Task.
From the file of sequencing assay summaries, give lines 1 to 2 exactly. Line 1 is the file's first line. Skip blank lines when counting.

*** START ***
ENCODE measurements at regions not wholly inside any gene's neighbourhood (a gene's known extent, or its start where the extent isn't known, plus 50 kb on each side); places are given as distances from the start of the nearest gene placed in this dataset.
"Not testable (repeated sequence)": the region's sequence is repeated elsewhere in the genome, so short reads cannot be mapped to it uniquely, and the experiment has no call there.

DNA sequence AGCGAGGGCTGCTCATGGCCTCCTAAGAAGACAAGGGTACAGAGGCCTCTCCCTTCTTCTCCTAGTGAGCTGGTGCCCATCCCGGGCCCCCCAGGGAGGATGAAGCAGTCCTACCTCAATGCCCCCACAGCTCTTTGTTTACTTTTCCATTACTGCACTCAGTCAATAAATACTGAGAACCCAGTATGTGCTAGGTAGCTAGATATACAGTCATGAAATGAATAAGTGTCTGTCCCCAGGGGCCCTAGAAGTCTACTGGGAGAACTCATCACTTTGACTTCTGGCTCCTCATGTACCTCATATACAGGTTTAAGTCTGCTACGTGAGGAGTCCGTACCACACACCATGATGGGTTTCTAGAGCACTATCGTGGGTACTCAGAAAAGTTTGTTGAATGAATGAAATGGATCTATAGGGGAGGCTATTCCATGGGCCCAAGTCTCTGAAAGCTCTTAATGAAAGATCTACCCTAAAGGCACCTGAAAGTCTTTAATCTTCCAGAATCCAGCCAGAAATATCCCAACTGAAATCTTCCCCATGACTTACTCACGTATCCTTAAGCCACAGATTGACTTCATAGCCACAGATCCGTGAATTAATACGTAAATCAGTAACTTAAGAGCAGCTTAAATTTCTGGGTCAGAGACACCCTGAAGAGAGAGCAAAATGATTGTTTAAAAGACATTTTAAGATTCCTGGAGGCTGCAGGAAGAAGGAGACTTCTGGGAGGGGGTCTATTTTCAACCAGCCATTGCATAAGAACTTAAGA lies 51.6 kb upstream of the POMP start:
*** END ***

ENCODE measurements at regions not wholly inside any gene's neighbourhood (a gene's known extent, or its start where the extent isn't known, plus 50 kb on each side); places are given as distances from the start of the nearest gene placed in this dataset.
"Not testable (repeated sequence)": the region's sequence is repeated elsewhere in the genome, so short reads cannot be mapped to it uniquely, and the experiment has no call there.